Tribes Against Coal press event.

Big Wins, Bigger Impact

Indian Country: Reaching one billion readers in 2015

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One billion. That’s just one measurement of the impact of the work of Pyramid’s Indian Country clients. In 2015, our clients celebrated incredible victories and their stories were told far and wide, reaching more than a billion readers.

Our clients formed a 10-tribe alliance to defend treaty rights, protected a sacred site from oil and gas development, educated the public and elected officials about the impact of solar projects on tribal lands, and celebrated the return of tribal lands and jurisdiction.   

We’re proud to have supported the critical work happening in Indian Country with full-service strategic communications, including media strategy, press events, social media and digital campaigns, and government relations. 

[UPDATED] Blackfeet Nation: Saving Badger-Two Medicine from oil and gas

For the past 30 years, the Blackfeet Nation has fought to cancel oil and gas leases in the Badger-Two Medicine area, the sacred home of the tribe’s creation stories and location of many traditional foods and medicines. In April 2015, the Blackfeet led an alliance of tribes, Native organizations, business owners, faith leaders, conservation groups, and Pearl Jam to put pressure on elected officials and to educate the general public about the leases in general and a lease held by Solenex, in particular. Outreach to reporters resulted in more than 50 media stories and a Change.org petition resulted in more than 5,000 letters urging the Department of the Interior and the Department of Agriculture to cancel the leases.

Recently, the U.S. Department of the Interior canceled the Solenex oil and gas drilling lease.

Media Results: 277 million unique readers  |  153 outlets 

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[UPDATED] Lummi Nation: Treaty rights prevail 

The Lummi Nation has fought for years to protect the sacred site of Cherry Point from development of a shipping terminal that would harm its fishing areas and violate treaty rights. The tribe moved the dial on its fight in 2015 with strong messages to the U.S. Army Corps of Engineers and Congress—holding press events and protests in Seattle and D.C. alongside an alliance of tribes across the Pacific Northwest. On May 9, 2016, the U.S. Army Corps of Engineers denied the permit at Cherry Point because of the impact it would have on Lummi’s treaty rights. The results of the Corps’ historic decision will resonate throughout Indian Country, as other tribes face similar battles to protect their treaty resources and ways of life. 

Media Results: 1 billion unique readers  |  661 outlets 

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Colorado River Indian Tribes: Saving sacred lands from solar development

Colorado River Indian Tribes’ (CRIT) ancestral lands in the Mojave Desert face desecration and destruction due to utility-scale solar developments. As a result of an intensive and strategic media relations strategy, CRIT gained more than 50 local, state, regional and national news stories, including in the Washington Post and Los Angeles Times, that educated the public about the impact of fast-tracked solar development on tribal lands.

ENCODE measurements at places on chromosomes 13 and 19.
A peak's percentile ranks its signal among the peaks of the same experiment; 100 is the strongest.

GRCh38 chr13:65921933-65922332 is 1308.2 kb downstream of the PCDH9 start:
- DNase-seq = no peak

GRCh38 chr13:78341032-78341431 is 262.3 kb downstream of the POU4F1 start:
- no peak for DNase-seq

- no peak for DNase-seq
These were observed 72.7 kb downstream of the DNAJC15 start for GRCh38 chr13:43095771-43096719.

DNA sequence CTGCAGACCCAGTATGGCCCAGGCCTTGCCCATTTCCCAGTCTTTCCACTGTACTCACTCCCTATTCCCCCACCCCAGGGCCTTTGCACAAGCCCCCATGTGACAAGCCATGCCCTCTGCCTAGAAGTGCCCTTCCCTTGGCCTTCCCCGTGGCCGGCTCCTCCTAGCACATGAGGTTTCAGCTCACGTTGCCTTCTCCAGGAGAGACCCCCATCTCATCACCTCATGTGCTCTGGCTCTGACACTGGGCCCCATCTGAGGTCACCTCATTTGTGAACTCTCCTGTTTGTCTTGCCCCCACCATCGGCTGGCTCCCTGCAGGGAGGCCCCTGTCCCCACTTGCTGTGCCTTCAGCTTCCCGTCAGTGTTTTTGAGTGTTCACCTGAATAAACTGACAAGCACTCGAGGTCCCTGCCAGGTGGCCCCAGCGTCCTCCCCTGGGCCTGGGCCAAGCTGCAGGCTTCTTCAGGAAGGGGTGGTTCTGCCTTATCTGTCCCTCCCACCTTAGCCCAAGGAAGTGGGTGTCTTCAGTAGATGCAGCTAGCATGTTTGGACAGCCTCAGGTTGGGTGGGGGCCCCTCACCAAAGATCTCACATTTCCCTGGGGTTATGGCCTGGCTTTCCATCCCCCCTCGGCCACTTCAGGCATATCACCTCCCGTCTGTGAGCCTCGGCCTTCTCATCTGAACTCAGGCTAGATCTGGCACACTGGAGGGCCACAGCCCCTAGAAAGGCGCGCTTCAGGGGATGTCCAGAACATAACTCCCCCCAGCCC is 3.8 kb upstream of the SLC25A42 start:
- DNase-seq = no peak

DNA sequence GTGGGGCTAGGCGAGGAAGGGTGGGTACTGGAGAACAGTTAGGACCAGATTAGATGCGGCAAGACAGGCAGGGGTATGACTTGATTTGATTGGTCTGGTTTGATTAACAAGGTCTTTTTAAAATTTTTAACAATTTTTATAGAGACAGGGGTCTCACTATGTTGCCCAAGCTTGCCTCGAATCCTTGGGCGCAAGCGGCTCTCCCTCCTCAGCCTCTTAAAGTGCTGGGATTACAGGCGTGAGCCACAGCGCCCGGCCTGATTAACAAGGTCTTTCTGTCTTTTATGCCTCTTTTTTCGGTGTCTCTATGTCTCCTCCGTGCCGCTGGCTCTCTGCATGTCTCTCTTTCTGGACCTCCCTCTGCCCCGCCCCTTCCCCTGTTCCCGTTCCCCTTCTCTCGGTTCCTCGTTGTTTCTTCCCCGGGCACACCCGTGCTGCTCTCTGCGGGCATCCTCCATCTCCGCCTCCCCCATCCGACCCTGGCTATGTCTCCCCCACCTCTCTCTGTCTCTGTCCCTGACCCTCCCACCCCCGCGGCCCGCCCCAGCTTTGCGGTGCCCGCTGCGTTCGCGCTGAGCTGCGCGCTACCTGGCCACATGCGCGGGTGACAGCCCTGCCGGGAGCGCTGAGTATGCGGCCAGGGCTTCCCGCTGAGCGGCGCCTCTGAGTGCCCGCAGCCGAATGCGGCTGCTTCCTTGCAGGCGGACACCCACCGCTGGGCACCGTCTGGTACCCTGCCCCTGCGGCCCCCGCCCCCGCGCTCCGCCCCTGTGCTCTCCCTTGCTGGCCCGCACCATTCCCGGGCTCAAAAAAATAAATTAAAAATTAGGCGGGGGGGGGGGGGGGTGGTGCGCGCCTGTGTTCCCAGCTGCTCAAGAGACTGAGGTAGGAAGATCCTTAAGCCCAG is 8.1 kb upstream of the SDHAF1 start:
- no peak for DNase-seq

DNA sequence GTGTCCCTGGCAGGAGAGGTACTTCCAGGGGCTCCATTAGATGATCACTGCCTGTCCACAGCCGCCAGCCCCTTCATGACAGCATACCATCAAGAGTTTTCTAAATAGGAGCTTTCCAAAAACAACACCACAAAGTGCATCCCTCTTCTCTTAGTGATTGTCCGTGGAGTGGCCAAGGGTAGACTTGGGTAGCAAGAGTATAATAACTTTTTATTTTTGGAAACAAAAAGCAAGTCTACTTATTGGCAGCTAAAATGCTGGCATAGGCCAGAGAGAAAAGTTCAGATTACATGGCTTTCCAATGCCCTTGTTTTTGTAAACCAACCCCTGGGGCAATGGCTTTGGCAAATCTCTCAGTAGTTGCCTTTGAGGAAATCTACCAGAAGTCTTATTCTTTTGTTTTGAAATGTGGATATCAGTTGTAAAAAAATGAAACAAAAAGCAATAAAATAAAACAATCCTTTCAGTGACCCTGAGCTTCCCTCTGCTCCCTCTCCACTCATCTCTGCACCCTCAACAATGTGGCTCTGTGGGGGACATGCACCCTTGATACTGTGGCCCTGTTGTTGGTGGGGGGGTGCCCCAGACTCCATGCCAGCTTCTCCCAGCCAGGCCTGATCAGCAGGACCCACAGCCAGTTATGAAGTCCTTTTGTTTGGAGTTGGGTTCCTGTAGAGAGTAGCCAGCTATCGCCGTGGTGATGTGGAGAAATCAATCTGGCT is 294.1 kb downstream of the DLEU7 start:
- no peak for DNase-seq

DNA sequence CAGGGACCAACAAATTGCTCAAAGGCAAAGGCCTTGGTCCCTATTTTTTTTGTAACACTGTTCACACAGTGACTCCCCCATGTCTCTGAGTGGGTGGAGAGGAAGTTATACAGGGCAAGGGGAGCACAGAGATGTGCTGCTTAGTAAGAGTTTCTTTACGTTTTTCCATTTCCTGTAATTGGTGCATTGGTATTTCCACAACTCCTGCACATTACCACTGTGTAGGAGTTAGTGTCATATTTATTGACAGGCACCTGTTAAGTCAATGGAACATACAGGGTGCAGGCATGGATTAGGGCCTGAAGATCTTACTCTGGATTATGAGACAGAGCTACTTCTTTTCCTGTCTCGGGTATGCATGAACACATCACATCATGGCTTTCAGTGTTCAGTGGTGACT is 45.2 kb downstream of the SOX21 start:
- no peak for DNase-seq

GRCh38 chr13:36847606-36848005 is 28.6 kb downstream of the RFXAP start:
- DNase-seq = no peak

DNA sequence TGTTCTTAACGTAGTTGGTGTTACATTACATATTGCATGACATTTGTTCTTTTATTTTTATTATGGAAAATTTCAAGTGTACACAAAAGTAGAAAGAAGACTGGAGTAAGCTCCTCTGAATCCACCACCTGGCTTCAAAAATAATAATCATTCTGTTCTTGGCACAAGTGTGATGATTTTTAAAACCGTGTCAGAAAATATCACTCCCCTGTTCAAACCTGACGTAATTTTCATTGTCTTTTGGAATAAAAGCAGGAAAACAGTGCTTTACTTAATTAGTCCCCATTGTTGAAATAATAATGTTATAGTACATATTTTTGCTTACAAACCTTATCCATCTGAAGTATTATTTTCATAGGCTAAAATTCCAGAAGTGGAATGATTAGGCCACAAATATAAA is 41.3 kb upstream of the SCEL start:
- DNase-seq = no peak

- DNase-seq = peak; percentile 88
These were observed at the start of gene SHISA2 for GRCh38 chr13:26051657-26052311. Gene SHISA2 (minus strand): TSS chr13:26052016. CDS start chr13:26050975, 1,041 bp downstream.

Media Results: 42 million unique readers  |  13 outlets 

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Yakama Nation: The retrocession of tribal jurisdiction

For decades, the Washington state government has been the acting authority in civil and criminal cases involving members of the Yakama Nation. Since 2012, the tribe has pushed for retrocession, removing state jurisdiction over tribal members in certain cases. On October 19, 2015, Assistant Secretary of Indian Affairs Kevin Washburn announced that the Department of the Interior accepted the partial civil and criminal jurisdiction the State of Washington held over the Yakama Nation. It was a crucial step that allows exclusive tribal jurisdiction in certain cases. 

Media Results: 81 million unique readers  |  41 outlets 

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Sealaska Corporation: Returning lands to Native ownership

Seventy-thousand acres of the Tongass National Forest were returned to the Tlingit, Haida and Tsmishian people of Southeast Alaska when the Sealaska land bill passed in Congress in January 2015. Efforts to pass the bill began in 2004 and, during the last 10 years, more than 1,000 versions of the bill were drafted. Pyramid  was proud to partner with Sealaska to provide strategic counsel and communications support on everything from outreach strategy to storytelling materials over the course of the effort to build national support for the land bill. Congratulations to everyone at Sealaska who worked tirelessly on behalf of tribal member shareholders.

Thank you to our clients for an amazing 2015. We can’t wait to see what 2016 brings!